Water 2.0: New App Shows Where to Fill Up Bottles in Vancouver

Thirsty?  A brand new mobile phone app to be released later this month will show you the location of nearly 600 water fill-up stations – from fountains to taps – across Metro Vancouver.  The free app is part of the city’s tap water campaign, intended to reduce bottled water consumption by 20 percent by the end of the year, according to a recent article in the Vancouver Sun.

Open the app, and your location is shown with a blue dot.  Nearby water sources – parks, libraries, municipal buildings, etc – are shown as green pinpoints.  A special feature allows users to add new fill-up points as they are discovered.

With the launch of the new “tap map,” it only seems right to take a moment to ponder the great, strange bottled water saga.  Remember back in the ’90s when people laughed at the idea of bottled water?  Who in his right mind would pay for something you could get practically for free, right out of the tap?  But – because it was convenient and a healthy alternative to pops and sugary drinks – bottled water caught on and in a big way.

Before long, 7-Elevens and grocery stores everywhere were stocking half-a-dozen “brands” of water, from ultra premium Evian and Fiji to generic varieties.   On hot summer days – on beaches and playing fields, in backyards and along city streets – it seemed like just about everybody had a plastic bottle in his hand.  Drinking tap water became terribly passe.   It tasted bad, was filled with impurities, maybe even little bacterias and pathogens – or so the argument went.

But then, sometime in the mid-2000s – with the globe warming and ice caps melting – people started to wonder about the environmental impact of all those plastic bottles – millions and millions of them, used just once and then thrown away or recycled.  Festivals, sports venues and sometimes even whole cities banned the sale of bottled water, insisting that people fill from the tap instead.  Slowly, surely, the tide began to turn.

And that’s pretty much where we find ourselves today.  Most people, it seems, recognize that buying bottled water is not the most environmentally friendly thing to do.  But it’s just so convenient.  Need a drink at work, at school or on the road?  Too often, the only choice is to lay out $1.50 for a plastic bottle.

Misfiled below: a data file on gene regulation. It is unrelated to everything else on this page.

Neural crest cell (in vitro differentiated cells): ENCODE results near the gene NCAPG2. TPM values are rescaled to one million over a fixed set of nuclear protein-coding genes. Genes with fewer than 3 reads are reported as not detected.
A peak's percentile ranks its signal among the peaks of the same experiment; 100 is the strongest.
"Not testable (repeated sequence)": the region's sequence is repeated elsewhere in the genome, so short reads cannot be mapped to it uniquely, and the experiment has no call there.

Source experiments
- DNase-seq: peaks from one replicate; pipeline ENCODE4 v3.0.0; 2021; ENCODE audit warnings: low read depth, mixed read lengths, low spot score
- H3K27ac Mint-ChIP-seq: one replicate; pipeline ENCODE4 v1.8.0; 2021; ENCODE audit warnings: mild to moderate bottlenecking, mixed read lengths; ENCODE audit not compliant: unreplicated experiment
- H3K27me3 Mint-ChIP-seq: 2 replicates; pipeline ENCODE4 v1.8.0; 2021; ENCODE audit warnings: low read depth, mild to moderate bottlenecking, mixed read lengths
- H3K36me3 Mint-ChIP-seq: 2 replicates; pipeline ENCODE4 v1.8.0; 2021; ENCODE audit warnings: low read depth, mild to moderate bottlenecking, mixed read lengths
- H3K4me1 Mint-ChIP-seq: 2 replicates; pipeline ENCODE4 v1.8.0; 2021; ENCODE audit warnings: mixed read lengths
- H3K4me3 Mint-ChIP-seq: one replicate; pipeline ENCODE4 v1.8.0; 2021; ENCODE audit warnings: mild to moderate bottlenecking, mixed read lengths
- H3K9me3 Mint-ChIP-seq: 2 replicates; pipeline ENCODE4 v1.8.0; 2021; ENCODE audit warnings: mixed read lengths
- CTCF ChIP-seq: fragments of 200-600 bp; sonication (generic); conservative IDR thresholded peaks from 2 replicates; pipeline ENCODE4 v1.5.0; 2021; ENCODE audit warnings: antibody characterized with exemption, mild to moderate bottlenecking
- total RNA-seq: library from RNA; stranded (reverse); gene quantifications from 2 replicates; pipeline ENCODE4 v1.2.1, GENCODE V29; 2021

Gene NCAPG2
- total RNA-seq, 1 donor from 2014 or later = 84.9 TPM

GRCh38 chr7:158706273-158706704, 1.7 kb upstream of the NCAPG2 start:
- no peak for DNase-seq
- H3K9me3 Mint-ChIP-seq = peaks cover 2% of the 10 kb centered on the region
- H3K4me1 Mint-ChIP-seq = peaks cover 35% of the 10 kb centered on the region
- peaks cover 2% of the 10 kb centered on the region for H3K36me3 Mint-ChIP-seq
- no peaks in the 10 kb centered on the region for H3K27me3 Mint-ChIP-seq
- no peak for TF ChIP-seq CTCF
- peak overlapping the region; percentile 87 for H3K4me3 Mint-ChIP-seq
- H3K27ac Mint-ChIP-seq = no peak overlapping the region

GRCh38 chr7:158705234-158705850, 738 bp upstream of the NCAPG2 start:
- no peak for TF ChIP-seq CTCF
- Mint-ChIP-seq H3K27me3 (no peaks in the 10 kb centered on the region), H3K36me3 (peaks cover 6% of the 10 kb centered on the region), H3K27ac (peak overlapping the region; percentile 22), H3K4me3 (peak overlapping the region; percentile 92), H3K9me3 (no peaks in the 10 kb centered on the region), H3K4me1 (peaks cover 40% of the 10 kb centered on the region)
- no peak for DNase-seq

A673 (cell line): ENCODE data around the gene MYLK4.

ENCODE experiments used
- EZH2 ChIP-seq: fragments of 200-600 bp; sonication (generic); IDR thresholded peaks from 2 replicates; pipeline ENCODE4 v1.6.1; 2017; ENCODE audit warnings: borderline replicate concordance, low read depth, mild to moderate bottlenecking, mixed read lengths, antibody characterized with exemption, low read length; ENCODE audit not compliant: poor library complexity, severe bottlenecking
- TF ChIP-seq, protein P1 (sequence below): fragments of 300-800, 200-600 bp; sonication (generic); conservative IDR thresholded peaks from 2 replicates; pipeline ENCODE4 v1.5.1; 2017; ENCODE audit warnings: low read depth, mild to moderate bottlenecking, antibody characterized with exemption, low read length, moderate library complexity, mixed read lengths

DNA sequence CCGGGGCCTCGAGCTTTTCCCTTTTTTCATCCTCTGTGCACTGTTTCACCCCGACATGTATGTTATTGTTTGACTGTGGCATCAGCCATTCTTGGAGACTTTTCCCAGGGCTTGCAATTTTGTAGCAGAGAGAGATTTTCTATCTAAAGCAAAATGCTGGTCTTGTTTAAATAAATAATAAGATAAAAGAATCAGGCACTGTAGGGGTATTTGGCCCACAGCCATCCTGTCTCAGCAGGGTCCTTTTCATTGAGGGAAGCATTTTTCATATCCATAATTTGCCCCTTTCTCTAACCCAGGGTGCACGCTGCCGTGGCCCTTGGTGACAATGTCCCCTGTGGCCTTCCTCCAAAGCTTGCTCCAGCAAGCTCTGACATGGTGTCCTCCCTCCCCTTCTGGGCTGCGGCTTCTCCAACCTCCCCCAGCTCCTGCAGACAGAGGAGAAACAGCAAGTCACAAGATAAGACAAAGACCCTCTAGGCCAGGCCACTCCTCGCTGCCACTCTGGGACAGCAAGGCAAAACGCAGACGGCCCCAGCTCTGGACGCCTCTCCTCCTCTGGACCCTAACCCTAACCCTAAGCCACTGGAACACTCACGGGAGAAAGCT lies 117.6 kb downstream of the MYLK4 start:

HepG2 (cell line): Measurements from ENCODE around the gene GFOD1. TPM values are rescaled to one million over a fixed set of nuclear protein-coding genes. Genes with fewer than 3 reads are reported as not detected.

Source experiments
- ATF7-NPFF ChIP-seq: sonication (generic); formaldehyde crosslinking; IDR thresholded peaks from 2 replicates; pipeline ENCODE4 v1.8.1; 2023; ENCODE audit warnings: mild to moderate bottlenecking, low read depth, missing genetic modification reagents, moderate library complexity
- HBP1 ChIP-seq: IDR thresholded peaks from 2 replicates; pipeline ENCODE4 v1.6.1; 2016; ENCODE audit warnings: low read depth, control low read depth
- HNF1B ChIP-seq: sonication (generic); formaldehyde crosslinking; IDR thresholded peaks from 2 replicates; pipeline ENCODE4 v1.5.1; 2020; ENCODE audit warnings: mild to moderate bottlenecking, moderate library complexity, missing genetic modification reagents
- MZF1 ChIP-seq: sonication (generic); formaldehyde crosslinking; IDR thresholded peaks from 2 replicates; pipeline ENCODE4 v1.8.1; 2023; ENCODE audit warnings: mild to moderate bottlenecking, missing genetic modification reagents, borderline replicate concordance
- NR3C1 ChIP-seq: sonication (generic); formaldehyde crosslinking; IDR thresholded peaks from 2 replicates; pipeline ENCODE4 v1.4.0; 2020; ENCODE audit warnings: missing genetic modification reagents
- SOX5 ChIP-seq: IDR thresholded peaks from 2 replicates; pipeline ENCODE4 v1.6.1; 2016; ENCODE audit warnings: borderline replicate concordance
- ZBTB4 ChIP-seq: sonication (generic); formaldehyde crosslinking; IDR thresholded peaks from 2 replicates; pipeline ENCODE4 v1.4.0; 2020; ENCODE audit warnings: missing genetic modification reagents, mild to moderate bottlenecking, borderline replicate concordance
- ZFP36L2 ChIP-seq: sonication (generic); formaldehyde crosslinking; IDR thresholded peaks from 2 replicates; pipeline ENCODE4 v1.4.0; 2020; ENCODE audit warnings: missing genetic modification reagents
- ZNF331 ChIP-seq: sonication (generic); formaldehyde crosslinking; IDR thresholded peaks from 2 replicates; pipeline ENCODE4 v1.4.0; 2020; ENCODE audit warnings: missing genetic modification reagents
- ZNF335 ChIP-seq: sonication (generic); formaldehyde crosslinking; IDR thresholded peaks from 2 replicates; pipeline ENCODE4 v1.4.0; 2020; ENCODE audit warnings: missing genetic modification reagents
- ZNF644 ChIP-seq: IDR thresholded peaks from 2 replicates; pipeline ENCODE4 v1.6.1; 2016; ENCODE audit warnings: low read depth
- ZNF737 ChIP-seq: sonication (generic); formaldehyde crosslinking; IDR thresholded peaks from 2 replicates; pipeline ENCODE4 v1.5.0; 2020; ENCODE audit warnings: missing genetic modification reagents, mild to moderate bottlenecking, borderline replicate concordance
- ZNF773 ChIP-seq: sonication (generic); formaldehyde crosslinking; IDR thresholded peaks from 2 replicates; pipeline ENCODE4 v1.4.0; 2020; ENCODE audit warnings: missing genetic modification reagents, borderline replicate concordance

The new tap map app aims to change all that.   The idea is that by showing thirsty Vancouverites where to fill up for free, many will gladly break their bottled water habit.

Makes sense to me.  What do you think?  Are you a bottle-drinker or a tap-aholic? Would you use the new app?

Remy Scalza

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0 Responses to Water 2.0: New App Shows Where to Fill Up Bottles in Vancouver

  1. Neil

    Have you heard about the free bottled water at the top of Grouse? Mind-boggling.
    http://isis.sauder.ubc.ca/media/blog/grinding-up-the-bottle-bans/

    Poor ol’ City of Vancouver’s being screwed over by those North Vancouver planet-haters. How embarrassing.

  2. marica

    would DEFINITELY use this app – love it!

  3. Its very easy to drink tap water while in your home or at your workplace, but the most discouraging aspect to the bottled water v. tap water debate is the invisible barrier to access that people perceive when trying to stay hydrated while out and about. Asking a stranger to refill your reusable bottle in a shop or restaurant can be awkward and unnerving for many people, especially when a simple alternative is readily available in the form of a disposable bottle of spring water. Social discomfort swiftly trumps individual enviro-impact. We’ve actually been developing and delivering a community-based initiative to help rectify this issue. Using our website (bluew.org) and smart phone application, we work in partnership with municipalities, local businesses and conservation groups to provide online mapped details on where to find clean, free sources across the nation to refill your reusable bottle without feeling compelled to make any additional purchases. We’re working hard to give people barrier-free access to clean, healthy tap water while out of their homes.